Whenever a company goes public, it’s a big shift that imposes the notoriously short-term demands of the stock market onto it. Though Spotify has been valued as high as $20 billion, it hasn’t been profitable yet; its net loss approached $600 million in 2016. While investors won’t expect Spotify to deliver a positive bottom line right away, they’ll need to see ongoing growth to the subscriber base. They’ll likely also want Spotify to show that it has ways of making money that don’t require royalty payouts to labels and artists. (It’s telling that Spotify’s two biggest competitors, Apple and YouTube, have much bigger businesses to help insulate them from market pressures.) And since what Spotify’s planning isn’t technically an IPO (but rather a rare direct listing), they won’t raise a bunch of fresh capital in the deal. Basically, don’t expect them to start throwing money at risky new projects all of a sudden—not that that’s Spotify’s usual M.O. anyway.
Whatever Spotify does, it will want the results to be more like video-streaming giant Netflix—also public, and soaring—and less like online radio pioneer Pandora, which has seen its share price tumble since its own IPO in 2011. One giant advantage Netflix has: It produces much of its own content, lowering its licensing payments. This will be a fine line for Spotify to walk, so that it doesn’t risk alienating record labels by acting too much like one itself. Read more at pitchfork.com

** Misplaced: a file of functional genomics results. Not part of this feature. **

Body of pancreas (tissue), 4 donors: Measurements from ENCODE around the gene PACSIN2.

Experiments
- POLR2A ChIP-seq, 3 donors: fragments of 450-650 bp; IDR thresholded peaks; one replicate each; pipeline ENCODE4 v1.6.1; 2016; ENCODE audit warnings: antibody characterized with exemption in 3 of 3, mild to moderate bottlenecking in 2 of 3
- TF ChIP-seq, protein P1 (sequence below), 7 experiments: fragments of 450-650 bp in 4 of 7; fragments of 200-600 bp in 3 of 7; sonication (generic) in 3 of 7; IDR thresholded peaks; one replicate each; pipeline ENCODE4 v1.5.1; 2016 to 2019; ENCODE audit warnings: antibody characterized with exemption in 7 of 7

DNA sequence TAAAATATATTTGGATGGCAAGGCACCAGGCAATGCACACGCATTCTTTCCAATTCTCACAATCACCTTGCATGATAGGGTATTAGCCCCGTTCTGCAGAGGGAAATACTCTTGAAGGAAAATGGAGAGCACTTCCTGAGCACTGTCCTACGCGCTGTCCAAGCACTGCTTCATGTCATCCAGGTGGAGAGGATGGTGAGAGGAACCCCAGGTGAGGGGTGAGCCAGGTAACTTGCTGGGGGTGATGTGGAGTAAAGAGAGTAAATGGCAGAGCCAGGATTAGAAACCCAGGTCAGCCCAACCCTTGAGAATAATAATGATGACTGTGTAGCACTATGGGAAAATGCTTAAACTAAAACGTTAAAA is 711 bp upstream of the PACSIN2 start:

This is a great article that highlights the possible outcomes of Spotify’s recent announcement to go public. While not a traditional IPO, Spotify still has signaled to the world that it is here to stay and is taking the next steps to solidify its position as the world’s largest music streaming company. But as the article suggests, Spotify might expand its current offerings to venture into podcasts and direct-to-artist distribution deals to help offset its licensing and royalty costs paid to music creators. These are great steps to help diversify Spotify’s revenue streams. Who knows? Spotify may even create original programming content much like Netflix. Perhaps they will offer artists more and different ways to strengthen relationships with their fans and make more money? With the recent ruling that songwriters will be paid a higher mechanical royalty on music streams, Spotify will have to generate more revenue to achieve profitability. Hopefully, they won’t have to pass on the increased costs to its subscribers.